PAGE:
Jeff Eisenbrey lives in a characterless suburb of Seattle where he has been teaching writing, history and its fictions for two decades. Poetry has pursued him tirelessly for so long that he has finally begun submitting -to which he says, “This feels right.” Between frequent bouts of poetry he writes YA historical fiction and memoir. Jeff’s novel, Blade and Chain hits the shelves in the summer of 2014. His poetry and nonfiction work have been published by The Write Room, Limn Literary Arts, The Pitkin Review, and is forthcoming in Painted Bride Quarterly. Jeff earned his MFA in fiction at Goddard College. This, he tells us, also felt right.
My goal as a mentor is to encourage ambitious, daring work that speaks from that deepest place of an artist’s needs and vision.
The most obvious face of the writer’s craft is the task of putting words on the page. I support that in any way I can –suggesting and sharing reading, talking a writer down from the ledge, offering advice and perspective on practice, suggesting one approach or another to getting unstuck, or helping to consider a crossroads. We become better writers chiefly by writing, revising, cutting, writing, revising, cutting. There are no shortcuts.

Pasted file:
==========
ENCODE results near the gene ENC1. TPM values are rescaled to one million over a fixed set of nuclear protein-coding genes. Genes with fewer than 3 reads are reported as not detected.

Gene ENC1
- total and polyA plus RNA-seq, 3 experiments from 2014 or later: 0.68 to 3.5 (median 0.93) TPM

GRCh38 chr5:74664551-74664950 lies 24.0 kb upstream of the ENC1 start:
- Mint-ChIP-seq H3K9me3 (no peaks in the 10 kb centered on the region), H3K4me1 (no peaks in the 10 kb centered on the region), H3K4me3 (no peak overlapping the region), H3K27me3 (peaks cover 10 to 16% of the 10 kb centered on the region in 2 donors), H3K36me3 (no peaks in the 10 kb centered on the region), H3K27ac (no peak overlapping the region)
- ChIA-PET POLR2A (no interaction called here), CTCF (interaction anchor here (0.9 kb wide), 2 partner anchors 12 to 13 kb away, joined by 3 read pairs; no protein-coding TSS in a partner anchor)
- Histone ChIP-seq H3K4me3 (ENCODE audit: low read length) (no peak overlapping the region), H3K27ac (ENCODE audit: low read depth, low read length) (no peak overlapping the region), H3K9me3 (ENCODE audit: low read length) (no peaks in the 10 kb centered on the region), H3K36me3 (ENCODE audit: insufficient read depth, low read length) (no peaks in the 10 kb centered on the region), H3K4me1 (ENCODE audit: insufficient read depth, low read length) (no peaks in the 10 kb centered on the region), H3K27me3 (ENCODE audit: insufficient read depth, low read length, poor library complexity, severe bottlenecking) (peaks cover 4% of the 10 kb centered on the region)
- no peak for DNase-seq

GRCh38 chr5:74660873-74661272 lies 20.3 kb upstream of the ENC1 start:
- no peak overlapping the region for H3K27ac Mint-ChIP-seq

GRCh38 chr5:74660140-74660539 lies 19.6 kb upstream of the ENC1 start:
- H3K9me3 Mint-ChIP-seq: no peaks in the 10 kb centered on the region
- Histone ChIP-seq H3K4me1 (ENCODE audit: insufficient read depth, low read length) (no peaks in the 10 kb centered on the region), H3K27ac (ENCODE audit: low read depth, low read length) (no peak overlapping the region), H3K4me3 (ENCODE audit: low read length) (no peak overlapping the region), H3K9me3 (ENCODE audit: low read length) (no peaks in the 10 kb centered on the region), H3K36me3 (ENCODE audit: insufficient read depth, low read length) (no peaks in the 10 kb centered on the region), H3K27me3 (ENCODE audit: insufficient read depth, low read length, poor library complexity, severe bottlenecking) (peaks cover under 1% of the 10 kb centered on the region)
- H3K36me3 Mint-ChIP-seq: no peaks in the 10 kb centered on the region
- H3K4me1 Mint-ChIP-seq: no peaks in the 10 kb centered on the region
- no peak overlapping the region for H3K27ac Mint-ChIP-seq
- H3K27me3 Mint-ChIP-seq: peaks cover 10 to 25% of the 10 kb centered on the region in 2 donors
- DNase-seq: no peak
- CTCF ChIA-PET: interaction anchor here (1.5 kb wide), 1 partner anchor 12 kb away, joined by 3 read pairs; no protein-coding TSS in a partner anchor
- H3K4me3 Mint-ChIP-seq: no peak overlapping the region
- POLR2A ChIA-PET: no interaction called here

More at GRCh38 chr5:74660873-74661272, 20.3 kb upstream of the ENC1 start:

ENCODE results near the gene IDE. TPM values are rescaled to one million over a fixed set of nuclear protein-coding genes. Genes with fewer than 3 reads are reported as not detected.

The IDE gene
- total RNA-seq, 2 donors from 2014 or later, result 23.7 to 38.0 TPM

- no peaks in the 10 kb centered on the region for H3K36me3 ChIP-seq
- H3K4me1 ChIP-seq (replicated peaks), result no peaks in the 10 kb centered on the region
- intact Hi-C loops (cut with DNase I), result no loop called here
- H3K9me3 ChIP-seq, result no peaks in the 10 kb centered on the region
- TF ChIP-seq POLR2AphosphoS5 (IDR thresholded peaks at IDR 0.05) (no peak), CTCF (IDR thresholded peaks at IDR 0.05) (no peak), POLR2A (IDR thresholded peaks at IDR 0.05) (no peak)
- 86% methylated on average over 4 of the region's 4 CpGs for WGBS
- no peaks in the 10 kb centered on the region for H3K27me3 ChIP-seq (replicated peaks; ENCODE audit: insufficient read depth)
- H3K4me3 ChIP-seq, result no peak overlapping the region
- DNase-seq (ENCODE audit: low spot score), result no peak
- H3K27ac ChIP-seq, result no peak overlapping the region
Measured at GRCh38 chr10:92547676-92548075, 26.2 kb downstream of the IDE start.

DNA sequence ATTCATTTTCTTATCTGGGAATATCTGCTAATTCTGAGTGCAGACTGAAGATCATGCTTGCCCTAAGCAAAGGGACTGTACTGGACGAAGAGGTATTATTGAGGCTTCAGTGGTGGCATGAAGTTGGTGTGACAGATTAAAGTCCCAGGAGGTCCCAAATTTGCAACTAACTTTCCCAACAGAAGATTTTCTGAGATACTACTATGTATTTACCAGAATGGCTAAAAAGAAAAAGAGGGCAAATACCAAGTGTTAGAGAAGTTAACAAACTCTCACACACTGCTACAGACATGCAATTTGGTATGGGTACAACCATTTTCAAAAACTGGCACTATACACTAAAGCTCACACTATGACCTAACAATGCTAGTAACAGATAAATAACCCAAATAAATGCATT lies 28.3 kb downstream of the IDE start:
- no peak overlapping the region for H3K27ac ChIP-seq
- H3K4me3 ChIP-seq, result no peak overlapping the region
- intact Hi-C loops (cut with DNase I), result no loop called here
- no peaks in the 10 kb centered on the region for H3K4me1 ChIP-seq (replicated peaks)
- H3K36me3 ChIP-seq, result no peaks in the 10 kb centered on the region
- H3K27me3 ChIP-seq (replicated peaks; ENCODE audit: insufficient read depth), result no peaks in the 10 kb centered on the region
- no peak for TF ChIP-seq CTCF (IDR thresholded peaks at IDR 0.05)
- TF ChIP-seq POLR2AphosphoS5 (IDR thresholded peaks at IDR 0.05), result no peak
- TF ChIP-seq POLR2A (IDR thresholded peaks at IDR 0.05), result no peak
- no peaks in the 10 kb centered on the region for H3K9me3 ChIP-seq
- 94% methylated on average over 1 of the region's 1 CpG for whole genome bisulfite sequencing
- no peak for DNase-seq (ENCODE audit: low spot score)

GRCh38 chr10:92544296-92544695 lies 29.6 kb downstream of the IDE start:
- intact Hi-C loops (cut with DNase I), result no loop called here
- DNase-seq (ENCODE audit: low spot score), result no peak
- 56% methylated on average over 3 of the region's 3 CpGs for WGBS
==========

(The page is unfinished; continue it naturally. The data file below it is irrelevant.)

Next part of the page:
For me, teaching writing is two conversations: one with the text, the other with the writer. Like all readers, I respond to a piece of work on a personal level, as one audience. The writer wants to know how her or his work is received, what’s working, and what can be improved. My first task is to provide that. The work itself lives in a large context of its genre, which includes published literature and the potential audience. My job to understand its place and to share my understanding when it’s helpful to do so.
As we begin the second conversation it’s important to remember that any reader is just one individual whose experience allows a limited view of the work. I want to know –and to help a writer clarify for herself- what the writer wants the work to accomplish. My own tastes cannot be the final measure. As my own mentor told me, “Your writing has to work for you.” It bears repeating that my goal as a mentor is to encourage ambitious, daring work that speaks from that deepest place of an artist’s needs and vision.